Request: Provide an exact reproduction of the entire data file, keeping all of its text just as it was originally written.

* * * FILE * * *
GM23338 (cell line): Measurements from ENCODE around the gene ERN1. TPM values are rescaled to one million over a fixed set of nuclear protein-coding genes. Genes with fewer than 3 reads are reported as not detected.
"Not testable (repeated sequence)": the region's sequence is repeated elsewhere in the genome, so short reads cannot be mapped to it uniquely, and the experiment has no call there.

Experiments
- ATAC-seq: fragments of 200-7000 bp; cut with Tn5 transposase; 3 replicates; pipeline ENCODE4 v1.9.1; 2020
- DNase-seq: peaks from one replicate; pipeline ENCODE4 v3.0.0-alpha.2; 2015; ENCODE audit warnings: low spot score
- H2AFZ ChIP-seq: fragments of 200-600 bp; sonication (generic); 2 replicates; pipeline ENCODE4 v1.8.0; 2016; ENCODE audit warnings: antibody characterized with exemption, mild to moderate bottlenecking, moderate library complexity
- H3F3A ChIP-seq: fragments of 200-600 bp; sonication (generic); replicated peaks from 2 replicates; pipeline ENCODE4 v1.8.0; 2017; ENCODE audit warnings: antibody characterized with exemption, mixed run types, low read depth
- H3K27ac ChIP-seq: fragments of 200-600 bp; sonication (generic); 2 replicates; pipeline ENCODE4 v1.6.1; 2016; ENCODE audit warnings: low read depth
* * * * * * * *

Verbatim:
GM23338 (cell line): Measurements from ENCODE around the gene ERN1. TPM values are rescaled to one million over a fixed set of nuclear protein-coding genes. Genes with fewer than 3 reads are reported as not detected.
"Not testable (repeated sequence)": the region's sequence is repeated elsewhere in the genome, so short reads cannot be mapped to it uniquely, and the experiment has no call there.

Experiments
- ATAC-seq: fragments of 200-7000 bp; cut with Tn5 transposase; 3 replicates; pipeline ENCODE4 v1.9.1; 2020
- DNase-seq: peaks from one replicate; pipeline ENCODE4 v3.0.0-alpha.2; 2015; ENCODE audit warnings: low spot score
- H2AFZ ChIP-seq: fragments of 200-600 bp; sonication (generic); 2 replicates; pipeline ENCODE4 v1.8.0; 2016; ENCODE audit warnings: antibody characterized with exemption, mild to moderate bottlenecking, moderate library complexity
- H3F3A ChIP-seq: fragments of 200-600 bp; sonication (generic); replicated peaks from 2 replicates; pipeline ENCODE4 v1.8.0; 2017; ENCODE audit warnings: antibody characterized with exemption, mixed run types, low read depth
- H3K27ac ChIP-seq: fragments of 200-600 bp; sonication (generic); 2 replicates; pipeline ENCODE4 v1.6.1; 2016; ENCODE audit warnings: low read depth